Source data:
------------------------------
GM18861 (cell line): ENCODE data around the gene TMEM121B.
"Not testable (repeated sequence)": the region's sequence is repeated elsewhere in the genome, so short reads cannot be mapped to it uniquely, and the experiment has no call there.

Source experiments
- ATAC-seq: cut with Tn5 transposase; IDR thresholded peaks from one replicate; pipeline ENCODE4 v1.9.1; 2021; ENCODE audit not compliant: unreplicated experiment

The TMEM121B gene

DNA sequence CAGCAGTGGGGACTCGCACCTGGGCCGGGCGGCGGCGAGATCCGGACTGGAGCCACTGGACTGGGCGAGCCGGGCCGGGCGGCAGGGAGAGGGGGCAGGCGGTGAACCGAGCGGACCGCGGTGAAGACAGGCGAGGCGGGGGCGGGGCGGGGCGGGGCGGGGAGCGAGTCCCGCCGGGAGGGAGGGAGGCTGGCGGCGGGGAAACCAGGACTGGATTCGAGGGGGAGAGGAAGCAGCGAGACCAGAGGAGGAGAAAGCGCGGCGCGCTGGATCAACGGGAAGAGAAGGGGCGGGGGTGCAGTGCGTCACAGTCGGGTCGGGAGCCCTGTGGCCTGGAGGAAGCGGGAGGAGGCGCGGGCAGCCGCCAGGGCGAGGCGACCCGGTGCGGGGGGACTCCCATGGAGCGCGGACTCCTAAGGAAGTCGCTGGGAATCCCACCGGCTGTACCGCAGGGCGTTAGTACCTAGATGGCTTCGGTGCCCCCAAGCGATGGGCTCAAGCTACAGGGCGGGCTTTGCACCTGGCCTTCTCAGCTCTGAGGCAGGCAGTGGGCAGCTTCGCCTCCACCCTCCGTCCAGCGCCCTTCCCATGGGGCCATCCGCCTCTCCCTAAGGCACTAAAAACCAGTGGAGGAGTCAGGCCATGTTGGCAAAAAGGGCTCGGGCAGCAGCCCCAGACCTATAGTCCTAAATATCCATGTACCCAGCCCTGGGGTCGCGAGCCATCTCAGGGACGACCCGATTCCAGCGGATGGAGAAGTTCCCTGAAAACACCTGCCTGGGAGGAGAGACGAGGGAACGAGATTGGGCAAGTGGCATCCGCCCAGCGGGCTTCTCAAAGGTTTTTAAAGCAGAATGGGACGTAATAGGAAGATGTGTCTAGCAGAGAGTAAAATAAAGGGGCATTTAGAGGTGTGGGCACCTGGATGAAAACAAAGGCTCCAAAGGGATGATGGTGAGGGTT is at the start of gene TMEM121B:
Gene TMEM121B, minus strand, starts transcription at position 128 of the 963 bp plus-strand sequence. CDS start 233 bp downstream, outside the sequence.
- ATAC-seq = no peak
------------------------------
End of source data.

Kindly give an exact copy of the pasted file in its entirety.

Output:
GM18861 (cell line): ENCODE data around the gene TMEM121B.
"Not testable (repeated sequence)": the region's sequence is repeated elsewhere in the genome, so short reads cannot be mapped to it uniquely, and the experiment has no call there.

Source experiments
- ATAC-seq: cut with Tn5 transposase; IDR thresholded peaks from one replicate; pipeline ENCODE4 v1.9.1; 2021; ENCODE audit not compliant: unreplicated experiment

The TMEM121B gene

DNA sequence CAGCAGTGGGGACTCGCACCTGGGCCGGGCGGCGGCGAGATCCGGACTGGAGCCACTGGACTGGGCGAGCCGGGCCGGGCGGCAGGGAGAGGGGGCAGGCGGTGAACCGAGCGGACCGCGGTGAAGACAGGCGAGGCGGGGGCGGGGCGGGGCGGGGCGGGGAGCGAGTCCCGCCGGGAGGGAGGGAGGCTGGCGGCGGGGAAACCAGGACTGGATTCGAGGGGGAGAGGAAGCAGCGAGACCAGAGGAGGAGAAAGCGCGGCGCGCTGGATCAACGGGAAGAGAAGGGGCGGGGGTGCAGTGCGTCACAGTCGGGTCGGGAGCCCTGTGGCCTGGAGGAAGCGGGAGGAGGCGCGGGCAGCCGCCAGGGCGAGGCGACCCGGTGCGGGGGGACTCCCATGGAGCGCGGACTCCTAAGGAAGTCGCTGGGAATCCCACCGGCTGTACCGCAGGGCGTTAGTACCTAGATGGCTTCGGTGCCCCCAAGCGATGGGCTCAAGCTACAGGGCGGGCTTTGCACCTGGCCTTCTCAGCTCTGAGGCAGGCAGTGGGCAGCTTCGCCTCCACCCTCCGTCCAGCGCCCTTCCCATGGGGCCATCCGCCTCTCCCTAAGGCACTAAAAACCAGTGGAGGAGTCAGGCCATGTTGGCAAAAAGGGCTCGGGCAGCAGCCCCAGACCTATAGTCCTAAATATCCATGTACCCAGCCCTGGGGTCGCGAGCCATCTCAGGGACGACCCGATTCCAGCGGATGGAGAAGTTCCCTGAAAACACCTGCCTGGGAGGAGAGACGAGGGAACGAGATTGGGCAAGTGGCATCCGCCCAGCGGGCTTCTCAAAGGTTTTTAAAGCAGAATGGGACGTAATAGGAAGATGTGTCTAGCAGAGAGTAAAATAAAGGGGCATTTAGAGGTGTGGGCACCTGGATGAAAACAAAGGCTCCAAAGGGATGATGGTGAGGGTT is at the start of gene TMEM121B:
Gene TMEM121B, minus strand, starts transcription at position 128 of the 963 bp plus-strand sequence. CDS start 233 bp downstream, outside the sequence.
- ATAC-seq = no peak